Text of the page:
The mums and the last of the double colchicums are still throwing out new blooms, but after a hard freeze they look like wet facial tissue. All but the stubbornest trees have dropped their leaves, and most perennials, if they have any leaves at all, are looking either yellow, brown, or mushy. But there are still some plants that are looking great. Yes, great!Though the garden certainly looks brown and tattered, little jewels of foliage can be found by the careful observer. We’ve had several nights in the low twenties (-7C), but these plants hardly look affected. As long as the ground hasn’t frozen solid, there will still be reasons to venture forth on mild days and hunt for surprises.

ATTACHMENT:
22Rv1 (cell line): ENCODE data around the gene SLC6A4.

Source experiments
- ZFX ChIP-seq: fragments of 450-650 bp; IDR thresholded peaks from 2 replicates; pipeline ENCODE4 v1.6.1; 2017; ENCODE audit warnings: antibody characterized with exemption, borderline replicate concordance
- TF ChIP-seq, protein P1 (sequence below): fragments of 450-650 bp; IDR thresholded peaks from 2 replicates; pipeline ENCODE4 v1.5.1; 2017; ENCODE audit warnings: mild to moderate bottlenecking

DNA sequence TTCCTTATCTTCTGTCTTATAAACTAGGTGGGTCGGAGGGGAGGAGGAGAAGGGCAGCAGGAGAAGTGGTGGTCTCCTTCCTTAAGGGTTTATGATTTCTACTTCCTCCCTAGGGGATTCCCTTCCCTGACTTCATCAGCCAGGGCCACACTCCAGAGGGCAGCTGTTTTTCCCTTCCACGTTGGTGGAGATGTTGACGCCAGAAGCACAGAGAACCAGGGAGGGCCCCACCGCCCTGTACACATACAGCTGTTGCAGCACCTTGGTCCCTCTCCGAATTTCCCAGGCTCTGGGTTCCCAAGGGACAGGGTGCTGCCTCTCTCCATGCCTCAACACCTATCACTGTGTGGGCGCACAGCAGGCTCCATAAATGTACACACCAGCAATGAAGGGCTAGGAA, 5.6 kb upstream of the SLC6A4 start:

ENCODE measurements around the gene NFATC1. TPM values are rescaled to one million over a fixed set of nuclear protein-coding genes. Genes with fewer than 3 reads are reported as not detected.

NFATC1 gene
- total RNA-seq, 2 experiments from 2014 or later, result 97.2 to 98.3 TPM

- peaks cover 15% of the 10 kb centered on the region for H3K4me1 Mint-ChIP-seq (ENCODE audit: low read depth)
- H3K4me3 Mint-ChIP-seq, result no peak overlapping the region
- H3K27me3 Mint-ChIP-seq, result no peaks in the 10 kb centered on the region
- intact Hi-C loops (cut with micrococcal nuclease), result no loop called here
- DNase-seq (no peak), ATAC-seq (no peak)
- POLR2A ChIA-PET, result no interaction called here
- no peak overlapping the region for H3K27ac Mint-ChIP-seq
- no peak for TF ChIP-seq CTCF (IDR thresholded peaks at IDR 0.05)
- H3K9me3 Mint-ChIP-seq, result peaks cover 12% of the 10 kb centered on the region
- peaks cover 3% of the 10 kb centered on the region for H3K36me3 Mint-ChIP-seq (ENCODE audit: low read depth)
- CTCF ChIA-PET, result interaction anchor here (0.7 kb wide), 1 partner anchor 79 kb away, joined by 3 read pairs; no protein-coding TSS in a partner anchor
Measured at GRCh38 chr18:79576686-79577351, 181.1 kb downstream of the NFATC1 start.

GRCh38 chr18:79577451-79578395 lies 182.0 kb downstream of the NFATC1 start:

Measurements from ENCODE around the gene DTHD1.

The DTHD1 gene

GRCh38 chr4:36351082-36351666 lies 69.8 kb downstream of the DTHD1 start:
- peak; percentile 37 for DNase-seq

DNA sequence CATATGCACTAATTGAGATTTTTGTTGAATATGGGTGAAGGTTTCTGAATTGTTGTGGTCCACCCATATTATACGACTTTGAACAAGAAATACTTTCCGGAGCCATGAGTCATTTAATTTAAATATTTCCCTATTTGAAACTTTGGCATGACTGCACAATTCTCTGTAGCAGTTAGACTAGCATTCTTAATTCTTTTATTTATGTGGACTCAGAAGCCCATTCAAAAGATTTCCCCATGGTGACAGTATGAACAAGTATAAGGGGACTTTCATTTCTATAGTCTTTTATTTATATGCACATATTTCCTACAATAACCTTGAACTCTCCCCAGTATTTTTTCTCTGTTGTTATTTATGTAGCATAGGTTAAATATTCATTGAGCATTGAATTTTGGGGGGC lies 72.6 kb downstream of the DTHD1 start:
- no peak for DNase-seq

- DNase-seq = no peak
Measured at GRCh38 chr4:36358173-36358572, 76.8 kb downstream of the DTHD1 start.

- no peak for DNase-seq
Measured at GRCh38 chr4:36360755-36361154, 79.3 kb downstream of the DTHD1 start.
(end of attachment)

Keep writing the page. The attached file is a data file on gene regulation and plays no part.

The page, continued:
Now, the digging and dividing of perennials, the general autumn cleanup and the planting of spring bulbs are all an act of faith. One carries on before the altar of delayed gratification, until the ground freezes and you can’t do any more other than refill the bird feeder and gaze through the window, waiting for the snow. . . . Meanwhile, it helps to think of yourself as a pear tree or a tulip. You will blossom spectacularly in the spring, but only after the required period of chilling.
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